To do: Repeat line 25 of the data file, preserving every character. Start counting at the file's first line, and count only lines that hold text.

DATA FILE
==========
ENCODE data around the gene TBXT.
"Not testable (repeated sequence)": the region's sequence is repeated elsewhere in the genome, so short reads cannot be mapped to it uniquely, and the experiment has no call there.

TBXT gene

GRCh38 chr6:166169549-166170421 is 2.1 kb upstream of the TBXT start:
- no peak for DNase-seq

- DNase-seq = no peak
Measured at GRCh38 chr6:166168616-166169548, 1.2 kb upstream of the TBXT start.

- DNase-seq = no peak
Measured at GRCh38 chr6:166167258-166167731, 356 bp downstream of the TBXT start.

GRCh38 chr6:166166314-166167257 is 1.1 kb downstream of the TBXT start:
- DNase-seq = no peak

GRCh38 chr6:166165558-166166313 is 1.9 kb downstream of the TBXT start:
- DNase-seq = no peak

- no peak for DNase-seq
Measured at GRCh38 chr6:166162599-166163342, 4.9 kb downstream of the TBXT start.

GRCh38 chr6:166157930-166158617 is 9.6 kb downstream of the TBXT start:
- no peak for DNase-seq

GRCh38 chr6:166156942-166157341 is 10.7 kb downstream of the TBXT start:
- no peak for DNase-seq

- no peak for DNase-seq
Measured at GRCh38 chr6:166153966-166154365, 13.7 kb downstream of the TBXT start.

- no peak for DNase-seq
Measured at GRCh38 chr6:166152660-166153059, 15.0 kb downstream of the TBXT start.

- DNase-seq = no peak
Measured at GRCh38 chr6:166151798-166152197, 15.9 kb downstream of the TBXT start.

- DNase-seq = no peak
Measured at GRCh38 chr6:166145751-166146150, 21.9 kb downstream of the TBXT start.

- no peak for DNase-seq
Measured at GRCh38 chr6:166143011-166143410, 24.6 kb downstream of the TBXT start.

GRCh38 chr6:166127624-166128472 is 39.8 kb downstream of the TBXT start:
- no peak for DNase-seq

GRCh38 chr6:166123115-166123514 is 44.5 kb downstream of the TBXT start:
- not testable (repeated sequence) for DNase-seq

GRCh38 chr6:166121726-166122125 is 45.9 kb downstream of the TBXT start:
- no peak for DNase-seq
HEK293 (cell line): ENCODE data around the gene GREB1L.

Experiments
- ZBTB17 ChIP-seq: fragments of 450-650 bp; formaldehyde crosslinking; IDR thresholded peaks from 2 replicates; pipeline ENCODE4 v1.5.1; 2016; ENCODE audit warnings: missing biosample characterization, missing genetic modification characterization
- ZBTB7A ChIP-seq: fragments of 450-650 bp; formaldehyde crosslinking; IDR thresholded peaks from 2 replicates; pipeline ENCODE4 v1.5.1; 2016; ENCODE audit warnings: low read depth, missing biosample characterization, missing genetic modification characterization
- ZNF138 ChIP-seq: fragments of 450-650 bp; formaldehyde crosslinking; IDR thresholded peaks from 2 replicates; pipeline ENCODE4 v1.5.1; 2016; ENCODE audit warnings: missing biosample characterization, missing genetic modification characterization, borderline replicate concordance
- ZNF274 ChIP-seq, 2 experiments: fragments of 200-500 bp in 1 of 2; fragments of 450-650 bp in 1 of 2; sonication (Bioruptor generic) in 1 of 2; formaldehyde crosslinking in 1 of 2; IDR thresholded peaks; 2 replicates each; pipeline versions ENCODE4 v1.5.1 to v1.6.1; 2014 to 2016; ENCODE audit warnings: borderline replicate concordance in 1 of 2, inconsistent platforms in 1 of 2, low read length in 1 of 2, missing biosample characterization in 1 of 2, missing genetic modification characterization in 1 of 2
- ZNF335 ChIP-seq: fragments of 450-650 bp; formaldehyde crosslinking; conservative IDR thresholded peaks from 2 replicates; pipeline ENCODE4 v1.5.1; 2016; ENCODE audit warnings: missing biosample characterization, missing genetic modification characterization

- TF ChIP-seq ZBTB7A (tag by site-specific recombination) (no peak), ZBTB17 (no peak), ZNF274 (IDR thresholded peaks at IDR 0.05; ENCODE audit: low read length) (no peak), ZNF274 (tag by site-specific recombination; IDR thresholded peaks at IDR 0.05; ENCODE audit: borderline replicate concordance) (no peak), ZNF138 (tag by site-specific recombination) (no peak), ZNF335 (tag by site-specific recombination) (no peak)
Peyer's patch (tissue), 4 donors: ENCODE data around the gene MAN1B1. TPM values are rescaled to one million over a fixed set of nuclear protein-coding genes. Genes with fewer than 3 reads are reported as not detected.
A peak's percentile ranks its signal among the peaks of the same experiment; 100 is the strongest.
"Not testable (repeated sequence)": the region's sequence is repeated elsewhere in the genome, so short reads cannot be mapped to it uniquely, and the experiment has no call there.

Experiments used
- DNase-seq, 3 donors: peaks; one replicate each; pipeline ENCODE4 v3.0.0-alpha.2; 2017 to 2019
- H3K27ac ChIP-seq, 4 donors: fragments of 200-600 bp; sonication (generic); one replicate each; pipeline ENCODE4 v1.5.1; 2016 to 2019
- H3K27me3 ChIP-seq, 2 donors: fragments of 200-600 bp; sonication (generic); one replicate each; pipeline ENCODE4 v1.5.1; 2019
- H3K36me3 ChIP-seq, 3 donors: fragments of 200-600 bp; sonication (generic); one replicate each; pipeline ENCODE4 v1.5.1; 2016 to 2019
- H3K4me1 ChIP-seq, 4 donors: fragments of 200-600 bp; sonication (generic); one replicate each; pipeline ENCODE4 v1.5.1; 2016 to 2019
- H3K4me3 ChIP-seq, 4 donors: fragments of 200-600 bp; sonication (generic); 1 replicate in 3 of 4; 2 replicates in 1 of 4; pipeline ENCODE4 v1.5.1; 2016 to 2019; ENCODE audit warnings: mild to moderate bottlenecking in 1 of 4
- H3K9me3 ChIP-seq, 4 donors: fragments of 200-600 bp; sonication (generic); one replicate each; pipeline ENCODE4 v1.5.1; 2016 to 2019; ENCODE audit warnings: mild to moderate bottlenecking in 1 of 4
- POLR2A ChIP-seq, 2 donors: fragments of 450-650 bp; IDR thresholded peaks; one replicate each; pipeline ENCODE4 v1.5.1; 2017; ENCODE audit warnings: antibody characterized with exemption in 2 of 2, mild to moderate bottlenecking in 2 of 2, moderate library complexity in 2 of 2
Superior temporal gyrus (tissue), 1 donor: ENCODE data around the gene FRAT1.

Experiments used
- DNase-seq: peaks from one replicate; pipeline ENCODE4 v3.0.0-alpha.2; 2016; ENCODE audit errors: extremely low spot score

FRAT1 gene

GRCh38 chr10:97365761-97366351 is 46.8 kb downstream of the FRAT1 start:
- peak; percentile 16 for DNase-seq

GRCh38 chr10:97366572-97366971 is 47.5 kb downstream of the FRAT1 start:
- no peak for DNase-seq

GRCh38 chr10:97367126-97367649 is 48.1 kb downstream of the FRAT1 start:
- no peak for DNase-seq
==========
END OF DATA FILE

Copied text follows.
Measured at GRCh38 chr6:166151798-166152197, 15.9 kb downstream of the TBXT start.